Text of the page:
New York DJ Johnny Dynell is the man behind the latest track released in the ongoing remix project from anarcho-punk legends Crass.

The band offered the original track stems of their 1978 debut album The Feeding Of The 5000 to fans and professionals to be reconstructed into new versions, with all the money raised going to the charity Refuge.

The remix of G’s Song is a high-energy dancefloor version by the DJ and producer most famous for his 1983 hit Jam Hot (sampled by many, including Norman Cook and Beats International for the 1990 hit Dub Be Good To Me).

Crass only played once in the US when they made a trip to New York in 1978 and played a few gigs, where they met Dynell, who was then part of the art punk ‘no wave’ scene, and they’ve kept a friendship going ever since.

You can watch the video HERE.

The track is available on a limited edition (500 copies) blue vinyl 12in single, Normal Never Was 2, which will be released on 4 September via Crass Records, but is available digitally now here:

As well as G’s Song, the release features Banned From The Roxy, which has been remixed by electronic composer Charles Webber. The release is the second in the project, after XL Recordings honcho Richard Russell’s remix of Bomb a few weeks back.

Dynell remembers: “I met Gee (Vaucher, visual artist for Crass) in 1977 when she came to live in NYC and we shared a loft space with another friend. I met Crass in 1978 when they came to play and we became very close.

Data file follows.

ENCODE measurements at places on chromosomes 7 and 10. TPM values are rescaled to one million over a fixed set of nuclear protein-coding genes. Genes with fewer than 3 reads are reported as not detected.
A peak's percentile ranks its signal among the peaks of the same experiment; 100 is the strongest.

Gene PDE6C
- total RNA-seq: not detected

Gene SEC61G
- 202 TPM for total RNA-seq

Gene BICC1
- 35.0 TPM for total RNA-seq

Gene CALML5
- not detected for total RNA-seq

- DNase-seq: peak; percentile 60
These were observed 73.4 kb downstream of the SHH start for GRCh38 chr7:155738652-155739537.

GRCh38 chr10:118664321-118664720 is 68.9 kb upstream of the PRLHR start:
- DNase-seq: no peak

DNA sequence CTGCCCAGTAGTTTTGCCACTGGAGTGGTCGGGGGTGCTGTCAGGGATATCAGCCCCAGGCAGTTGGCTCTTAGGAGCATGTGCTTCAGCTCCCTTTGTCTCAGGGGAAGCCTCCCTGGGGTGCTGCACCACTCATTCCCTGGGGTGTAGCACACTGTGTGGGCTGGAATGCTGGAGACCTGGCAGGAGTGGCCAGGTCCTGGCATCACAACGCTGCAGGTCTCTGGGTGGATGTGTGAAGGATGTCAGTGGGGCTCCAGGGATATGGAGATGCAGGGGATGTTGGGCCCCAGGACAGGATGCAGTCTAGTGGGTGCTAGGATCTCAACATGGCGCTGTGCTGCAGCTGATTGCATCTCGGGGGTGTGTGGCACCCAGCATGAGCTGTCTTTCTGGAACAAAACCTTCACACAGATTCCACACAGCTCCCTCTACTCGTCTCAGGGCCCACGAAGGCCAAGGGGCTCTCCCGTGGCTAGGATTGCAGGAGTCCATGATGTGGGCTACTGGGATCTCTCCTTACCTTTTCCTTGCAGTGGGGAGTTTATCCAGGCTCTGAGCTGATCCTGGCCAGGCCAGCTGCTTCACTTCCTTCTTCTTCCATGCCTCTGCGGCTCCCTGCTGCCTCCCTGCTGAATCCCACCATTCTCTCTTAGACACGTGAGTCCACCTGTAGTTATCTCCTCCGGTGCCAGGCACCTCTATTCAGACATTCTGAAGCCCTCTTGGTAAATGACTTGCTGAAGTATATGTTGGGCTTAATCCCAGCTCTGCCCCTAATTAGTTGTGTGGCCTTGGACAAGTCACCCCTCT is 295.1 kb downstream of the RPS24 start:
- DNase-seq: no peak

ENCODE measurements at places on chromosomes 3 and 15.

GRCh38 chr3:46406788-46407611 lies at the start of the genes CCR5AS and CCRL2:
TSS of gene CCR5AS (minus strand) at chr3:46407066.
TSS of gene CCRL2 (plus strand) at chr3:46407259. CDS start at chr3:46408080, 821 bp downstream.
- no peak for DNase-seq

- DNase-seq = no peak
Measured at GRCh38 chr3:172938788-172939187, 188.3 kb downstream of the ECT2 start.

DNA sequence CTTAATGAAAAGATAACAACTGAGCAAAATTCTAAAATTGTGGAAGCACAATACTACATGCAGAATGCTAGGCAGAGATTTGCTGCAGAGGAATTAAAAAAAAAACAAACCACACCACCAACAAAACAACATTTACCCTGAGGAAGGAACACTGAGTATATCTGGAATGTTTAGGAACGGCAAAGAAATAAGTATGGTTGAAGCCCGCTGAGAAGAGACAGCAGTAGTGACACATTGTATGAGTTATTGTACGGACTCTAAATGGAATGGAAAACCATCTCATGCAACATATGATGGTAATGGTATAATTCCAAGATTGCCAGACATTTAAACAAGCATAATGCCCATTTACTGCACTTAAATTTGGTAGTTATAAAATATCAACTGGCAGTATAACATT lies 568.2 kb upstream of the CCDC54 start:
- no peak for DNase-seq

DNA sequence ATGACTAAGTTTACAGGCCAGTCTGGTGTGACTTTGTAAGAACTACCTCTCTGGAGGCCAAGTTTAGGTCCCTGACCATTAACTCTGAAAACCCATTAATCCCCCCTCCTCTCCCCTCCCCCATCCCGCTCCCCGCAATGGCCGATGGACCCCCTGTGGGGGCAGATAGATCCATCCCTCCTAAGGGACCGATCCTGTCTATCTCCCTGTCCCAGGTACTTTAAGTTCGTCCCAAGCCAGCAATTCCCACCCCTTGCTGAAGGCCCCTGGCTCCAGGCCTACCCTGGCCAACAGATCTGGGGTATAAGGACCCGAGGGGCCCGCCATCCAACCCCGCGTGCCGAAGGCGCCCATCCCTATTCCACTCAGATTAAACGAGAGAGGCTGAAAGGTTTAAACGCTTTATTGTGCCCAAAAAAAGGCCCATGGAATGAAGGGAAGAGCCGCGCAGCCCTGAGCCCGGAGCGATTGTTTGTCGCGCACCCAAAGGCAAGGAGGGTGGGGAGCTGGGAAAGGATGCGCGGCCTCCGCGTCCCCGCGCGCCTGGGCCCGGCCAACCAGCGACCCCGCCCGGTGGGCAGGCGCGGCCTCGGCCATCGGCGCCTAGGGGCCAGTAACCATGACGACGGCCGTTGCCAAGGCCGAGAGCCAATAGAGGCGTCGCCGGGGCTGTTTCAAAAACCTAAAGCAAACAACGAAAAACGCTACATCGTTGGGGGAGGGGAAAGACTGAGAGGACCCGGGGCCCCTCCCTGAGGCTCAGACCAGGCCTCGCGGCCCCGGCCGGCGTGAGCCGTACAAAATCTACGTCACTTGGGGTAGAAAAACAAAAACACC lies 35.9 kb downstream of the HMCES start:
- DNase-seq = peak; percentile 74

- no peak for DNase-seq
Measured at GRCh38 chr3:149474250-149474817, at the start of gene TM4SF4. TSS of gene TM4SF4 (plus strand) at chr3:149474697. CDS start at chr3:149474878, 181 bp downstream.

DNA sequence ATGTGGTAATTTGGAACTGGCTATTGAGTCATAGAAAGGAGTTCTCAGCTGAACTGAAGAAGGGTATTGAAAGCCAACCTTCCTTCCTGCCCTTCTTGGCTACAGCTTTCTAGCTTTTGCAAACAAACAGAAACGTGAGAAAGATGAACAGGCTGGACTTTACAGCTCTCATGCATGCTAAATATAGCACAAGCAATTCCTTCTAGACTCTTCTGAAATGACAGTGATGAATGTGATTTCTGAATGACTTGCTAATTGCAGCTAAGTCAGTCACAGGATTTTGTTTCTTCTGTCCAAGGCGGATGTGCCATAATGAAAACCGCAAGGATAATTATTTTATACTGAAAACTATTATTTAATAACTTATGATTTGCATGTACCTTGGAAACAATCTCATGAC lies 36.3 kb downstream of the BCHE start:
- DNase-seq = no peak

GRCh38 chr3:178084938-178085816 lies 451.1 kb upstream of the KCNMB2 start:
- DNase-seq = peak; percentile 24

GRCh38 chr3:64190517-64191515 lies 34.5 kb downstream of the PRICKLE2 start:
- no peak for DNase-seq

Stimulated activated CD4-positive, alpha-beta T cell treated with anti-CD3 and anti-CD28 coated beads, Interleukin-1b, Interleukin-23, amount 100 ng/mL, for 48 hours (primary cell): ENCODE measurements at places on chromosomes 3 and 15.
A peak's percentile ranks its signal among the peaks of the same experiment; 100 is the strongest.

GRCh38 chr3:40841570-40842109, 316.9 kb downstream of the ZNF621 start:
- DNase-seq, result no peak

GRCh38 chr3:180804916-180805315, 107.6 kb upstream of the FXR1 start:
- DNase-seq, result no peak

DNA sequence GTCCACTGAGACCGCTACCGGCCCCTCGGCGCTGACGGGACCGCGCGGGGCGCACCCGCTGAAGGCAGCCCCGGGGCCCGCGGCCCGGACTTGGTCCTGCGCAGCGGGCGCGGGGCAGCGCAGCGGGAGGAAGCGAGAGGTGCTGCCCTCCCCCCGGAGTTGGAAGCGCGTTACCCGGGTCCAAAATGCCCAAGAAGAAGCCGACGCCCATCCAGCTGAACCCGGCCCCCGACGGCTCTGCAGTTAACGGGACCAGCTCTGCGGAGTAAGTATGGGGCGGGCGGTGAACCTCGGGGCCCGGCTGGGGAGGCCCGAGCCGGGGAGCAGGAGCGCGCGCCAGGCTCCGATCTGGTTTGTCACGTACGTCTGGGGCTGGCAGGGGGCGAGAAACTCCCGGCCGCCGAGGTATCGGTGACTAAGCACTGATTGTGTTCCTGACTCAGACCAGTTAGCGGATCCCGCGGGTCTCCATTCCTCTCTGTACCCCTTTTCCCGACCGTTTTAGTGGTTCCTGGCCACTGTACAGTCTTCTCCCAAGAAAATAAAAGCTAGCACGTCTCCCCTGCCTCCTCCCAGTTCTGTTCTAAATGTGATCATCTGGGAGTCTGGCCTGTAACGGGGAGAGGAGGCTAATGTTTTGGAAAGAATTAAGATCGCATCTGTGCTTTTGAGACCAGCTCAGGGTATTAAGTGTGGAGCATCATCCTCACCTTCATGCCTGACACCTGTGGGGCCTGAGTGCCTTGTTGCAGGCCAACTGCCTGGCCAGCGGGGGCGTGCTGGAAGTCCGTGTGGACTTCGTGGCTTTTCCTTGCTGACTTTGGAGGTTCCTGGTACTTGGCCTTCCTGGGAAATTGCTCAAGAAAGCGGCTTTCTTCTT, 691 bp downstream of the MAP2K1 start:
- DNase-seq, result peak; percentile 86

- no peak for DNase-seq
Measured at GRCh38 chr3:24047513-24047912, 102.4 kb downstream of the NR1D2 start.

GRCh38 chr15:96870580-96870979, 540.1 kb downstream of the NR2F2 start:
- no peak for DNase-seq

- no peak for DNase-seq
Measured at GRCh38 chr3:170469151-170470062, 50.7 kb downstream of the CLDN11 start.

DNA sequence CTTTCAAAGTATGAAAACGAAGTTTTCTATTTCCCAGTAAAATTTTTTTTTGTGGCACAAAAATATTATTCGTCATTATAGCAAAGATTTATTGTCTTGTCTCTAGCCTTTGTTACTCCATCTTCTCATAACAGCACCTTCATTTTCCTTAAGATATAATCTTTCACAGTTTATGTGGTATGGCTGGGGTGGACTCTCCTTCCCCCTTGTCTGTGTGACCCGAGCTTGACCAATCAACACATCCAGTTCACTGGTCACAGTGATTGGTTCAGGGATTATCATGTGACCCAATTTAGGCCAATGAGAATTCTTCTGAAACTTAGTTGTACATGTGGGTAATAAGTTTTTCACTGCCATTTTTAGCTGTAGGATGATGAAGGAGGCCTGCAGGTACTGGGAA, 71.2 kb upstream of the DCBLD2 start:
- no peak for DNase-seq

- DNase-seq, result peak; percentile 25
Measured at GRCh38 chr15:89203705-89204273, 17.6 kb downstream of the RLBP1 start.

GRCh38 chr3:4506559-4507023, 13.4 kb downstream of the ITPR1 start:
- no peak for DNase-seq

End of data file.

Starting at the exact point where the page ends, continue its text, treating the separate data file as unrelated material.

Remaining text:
“Gee had her own place by then, which is where the band stayed. After practically living with them all while they were in town, I quickly became aware of how bad things were in England and that bands like Crass were really trying to make a difference.

Crass. Pic by Tony Mottram.

“The difference between the New York punk scene and the English scene at the time was striking. New York was nowhere near as political or as intense.

“Crass were definitely not just interested in getting a record contract. Gee was and continues to be a role model and a positive influence on me.”

Because of his fondness for Gee, Dynell picked G’s Song for his remix. It was his favourite Feeding of the 5000 track, written by Vaucher in NYC before she returned to England to join the band.

“This track was a real challenge though because I wanted to do something totally different with it,” he explains. “I wanted it to sound more like the tracks that I DJ in clubs, but still have the power and drive of the punk original. I used Steve’s iconic vocals and a few bars of the punk guitar in the intro to show the song’s roots.

“The drums change at the end of the song to a more driving punk beat. I hoped that this would bring back some of the original live energy of the band I’d experienced.”

First released in 1978, The Feeding of the Five Thousand pre-empted rap and grime in its hard-on-the-beat, fast fire, uncompromising lyrics, and the iconic sounds and messages are ripe for reinterpretation.

Crass encouraged people to rip apart the sound and ideas and create something new, then send the files to Crass Records for future releases and charitable projects. The message is DIY like it never was before.

Pre-order the Normal Never Was 2 12in EP HERE:

Gary Welford owner